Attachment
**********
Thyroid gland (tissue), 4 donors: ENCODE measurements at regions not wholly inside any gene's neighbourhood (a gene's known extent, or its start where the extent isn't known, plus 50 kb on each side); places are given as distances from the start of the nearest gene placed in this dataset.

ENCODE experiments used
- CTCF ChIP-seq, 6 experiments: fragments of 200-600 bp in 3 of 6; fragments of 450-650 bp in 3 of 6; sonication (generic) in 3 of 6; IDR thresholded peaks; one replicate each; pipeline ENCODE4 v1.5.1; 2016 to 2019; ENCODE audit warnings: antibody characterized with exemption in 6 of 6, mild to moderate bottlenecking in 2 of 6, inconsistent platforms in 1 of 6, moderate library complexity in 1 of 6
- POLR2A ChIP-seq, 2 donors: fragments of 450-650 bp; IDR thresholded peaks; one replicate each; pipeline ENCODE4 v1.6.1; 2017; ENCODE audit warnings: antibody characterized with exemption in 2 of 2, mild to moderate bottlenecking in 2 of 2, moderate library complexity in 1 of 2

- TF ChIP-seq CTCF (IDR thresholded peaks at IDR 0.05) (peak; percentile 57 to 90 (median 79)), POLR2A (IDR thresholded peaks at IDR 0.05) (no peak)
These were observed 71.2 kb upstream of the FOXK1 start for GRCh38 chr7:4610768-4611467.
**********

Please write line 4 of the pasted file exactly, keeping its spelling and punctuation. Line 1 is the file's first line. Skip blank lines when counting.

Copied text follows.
- POLR2A ChIP-seq, 2 donors: fragments of 450-650 bp; IDR thresholded peaks; one replicate each; pipeline ENCODE4 v1.6.1; 2017; ENCODE audit warnings: antibody characterized with exemption in 2 of 2, mild to moderate bottlenecking in 2 of 2, moderate library complexity in 1 of 2